Science News

Science News

Science News

The Amazing Dollhouses of Death

A woman designed the tiny dioramas to teach forensic science.

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Posted: September 22, 2017, 8:00 am

Mysterious 'Pink Tube' Creature Baffles Ocean Divers

The real identity of the mass was even more surprising.

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Posted: September 22, 2017, 8:00 am

Creepy and Surprising Epitaphs

What do you say on your tombstome when you really want to say something?

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Posted: September 22, 2017, 8:00 am

Canada's Best-Documented UFO Encounter Celebrates Its 50th

Some have called it 'Canada's Roswell.'

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Posted: September 22, 2017, 8:00 am

Edward Snowden's Privacy Tips

The renowned hacker says to avoid Dropbox, Google, and Facebook.

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Posted: September 22, 2017, 8:00 am

Hearing offers peek at what Uber stands to lose in Waymo trial

With three weeks to go until the explosive Waymo v. Uber trial begins, court-watchers got a peek Wednesday at the hefty price tag Uber could face if it loses.
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Posted: September 21, 2017, 11:50 pm

A new recruiting platform combines talent-seeking tech with psychology

Celectiv, a recruiting platform that combines talent-seeking tools with analytical tech like organizational psychology assessments, is coming out of stealth mode to launch.
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Posted: September 21, 2017, 9:30 pm

Caricatures become an obsession

For Anokhy Desai, a new haircut or outfit requires more than a trip to the shopping center. These days, she also finds herself also diving into the Bitmoji app to chop hair and replace clothes.
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Posted: September 21, 2017, 8:50 pm

Preterm children have more medical sleep problems but fall asleep more independently

A new study suggests that while healthy preterm children have more medical sleep problems than full-term children, they are more likely to fall asleep independently.
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Posted: September 21, 2017, 8:13 pm

Into more thin air: Exploring the adaptation extremes of human high altitude sickness and fitness

Many research groups have explored human adaptation to high altitude living among three major far-flung global populations: Tibetans, Ethiopians and Peruvians. But few have simultaneously explored the other extreme---maladaptation----in the form of chronic mountain sickness (CMS). Now, in the largest whole genome study of its kind, an international research team led by University of California San Diego's Chairman of Pediatrics, Dr. Gabriel Haddad, has expanded on their recent study of understanding both adaptation extremes in a Peruvian population.
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Posted: September 21, 2017, 8:12 pm

Unique gene therapy prevents, reverses multiple sclerosis in animal model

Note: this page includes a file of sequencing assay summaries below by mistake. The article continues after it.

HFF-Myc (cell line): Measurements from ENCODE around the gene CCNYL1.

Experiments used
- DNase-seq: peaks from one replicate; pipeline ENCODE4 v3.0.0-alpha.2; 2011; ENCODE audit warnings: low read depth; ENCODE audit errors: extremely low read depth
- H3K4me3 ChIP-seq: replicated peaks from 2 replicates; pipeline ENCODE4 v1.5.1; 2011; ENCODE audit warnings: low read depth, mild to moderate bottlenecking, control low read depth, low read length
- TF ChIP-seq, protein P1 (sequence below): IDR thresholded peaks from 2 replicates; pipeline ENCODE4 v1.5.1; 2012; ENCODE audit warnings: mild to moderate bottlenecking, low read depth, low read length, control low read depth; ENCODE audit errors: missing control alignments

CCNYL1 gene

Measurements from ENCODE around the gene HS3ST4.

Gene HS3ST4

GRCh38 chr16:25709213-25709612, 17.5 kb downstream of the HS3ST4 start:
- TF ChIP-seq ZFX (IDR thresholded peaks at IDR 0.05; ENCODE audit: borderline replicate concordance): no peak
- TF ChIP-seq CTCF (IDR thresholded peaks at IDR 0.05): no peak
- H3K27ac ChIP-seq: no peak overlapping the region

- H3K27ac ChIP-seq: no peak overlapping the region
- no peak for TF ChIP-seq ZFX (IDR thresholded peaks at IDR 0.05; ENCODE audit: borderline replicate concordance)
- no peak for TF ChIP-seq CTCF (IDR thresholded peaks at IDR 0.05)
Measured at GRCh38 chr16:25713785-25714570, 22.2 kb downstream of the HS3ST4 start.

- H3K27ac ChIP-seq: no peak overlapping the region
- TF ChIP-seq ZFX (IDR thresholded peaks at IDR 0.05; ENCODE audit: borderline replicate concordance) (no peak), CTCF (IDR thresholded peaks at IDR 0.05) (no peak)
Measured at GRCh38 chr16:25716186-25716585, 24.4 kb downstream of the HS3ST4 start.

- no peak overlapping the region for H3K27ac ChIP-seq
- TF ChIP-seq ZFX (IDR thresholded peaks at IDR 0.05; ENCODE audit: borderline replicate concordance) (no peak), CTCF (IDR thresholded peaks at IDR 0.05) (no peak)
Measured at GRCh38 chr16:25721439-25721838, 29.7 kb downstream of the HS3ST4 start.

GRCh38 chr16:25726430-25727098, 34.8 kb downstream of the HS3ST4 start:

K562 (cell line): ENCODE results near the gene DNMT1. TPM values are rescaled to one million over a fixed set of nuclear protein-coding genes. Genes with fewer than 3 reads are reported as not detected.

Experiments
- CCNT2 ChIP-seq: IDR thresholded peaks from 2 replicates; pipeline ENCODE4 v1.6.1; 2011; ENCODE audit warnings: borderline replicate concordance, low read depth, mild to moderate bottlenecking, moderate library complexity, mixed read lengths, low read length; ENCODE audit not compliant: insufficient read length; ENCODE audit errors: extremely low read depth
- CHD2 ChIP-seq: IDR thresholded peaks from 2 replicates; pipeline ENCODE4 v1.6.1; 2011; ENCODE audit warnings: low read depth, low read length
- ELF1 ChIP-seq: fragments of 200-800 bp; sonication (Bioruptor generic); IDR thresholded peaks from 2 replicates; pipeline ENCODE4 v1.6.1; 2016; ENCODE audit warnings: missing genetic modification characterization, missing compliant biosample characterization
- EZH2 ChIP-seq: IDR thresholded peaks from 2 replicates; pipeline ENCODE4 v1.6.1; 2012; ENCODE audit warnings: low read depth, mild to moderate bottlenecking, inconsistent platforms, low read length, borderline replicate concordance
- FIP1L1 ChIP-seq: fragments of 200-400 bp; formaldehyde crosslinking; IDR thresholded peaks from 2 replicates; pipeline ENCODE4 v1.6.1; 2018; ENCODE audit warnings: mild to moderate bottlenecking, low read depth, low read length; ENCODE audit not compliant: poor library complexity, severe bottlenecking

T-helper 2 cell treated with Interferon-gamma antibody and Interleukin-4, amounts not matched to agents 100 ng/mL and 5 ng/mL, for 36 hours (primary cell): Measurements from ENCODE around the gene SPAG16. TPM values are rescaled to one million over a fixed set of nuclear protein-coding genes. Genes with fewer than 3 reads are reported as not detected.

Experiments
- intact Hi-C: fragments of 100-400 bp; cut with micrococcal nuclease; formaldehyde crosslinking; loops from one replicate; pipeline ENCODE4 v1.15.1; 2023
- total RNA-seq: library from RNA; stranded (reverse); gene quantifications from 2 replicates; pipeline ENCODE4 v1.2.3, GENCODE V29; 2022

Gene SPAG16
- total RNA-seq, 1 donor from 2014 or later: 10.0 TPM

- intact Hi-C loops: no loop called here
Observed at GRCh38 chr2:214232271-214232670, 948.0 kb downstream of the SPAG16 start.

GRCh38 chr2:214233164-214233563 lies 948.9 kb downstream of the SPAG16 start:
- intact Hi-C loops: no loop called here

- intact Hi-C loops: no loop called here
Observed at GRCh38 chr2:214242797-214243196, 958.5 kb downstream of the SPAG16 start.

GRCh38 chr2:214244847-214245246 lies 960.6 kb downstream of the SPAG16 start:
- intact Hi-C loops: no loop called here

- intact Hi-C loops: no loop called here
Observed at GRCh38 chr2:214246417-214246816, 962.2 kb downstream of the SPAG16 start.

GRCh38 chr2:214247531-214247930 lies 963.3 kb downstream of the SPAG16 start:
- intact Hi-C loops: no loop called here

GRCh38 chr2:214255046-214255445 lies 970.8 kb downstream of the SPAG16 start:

Multiple sclerosis can be inhibited or reversed using a novel gene therapy technique that stops the disease's immune response in mouse models, researchers have found.
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Posted: September 21, 2017, 8:12 pm

New hope for people with fibromyalgia

A novel psychological therapy that encourages addressing emotional experiences related to trauma, conflict and relationship problems has been found helpful for people with the chronic pain condition fibromyalgia.
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Posted: September 21, 2017, 8:12 pm

Babies can learn that hard work pays off

A new study reveals babies as young as 15 months can learn the value of hard work. Researchers found babies who watched an adult struggle to reach two different goals before succeeding tried harder at their own difficult task than babies who saw an adult succeed effortlessly.
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Posted: September 21, 2017, 8:12 pm

New technique accurately digitizes transparent objects

A new imaging technique makes it possible to precisely digitize clear objects and their surroundings, an achievement that has eluded current state-of-the-art 3-D rendering methods.
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Posted: September 21, 2017, 8:12 pm

Facebook to release Russia ads to Congress amid pressure

Facebook says the company will provide the contents of 3,000 ads bought by a Russian agency to congressional investigators.
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Posted: September 21, 2017, 8:02 pm

NASA measures Hurricane Maria's torrential rainfall, sees eye re-open

Hurricane Maria has caused catastrophic flooding in Puerto Rico and left a wake of heavy rainfall that NASA measured using a fleet of satellites in space. NASA satellite imagery also saw Maria's eye close up as it tracked across Puerto Rico and re-open after its exit.
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Posted: September 21, 2017, 8:01 pm

Neanderthal boy's skull grew like a human child's: study

The first analysis of a Neanderthal boy's skull uncovered in Spain suggests that he grew much like a modern boy would, in another sign that our extinct ancestors were similar to us, researchers said Thursday.
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Posted: September 21, 2017, 7:35 pm

In space capsules, little room but big improvement

In 1961, an American astronaut reached space for the first time and soared through the heavens in a gumdrop-shaped capsule.
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Posted: September 21, 2017, 7:30 pm

Ozark grasslands experience major increase in trees and shrubs

Woody vegetation, such as trees and shrubs, has increased dramatically in Ozark grasslands over the past 75 years, according to a study published this week in the journal Landscape Ecology.
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Posted: September 21, 2017, 7:24 pm

New technique accurately digitizes transparent objects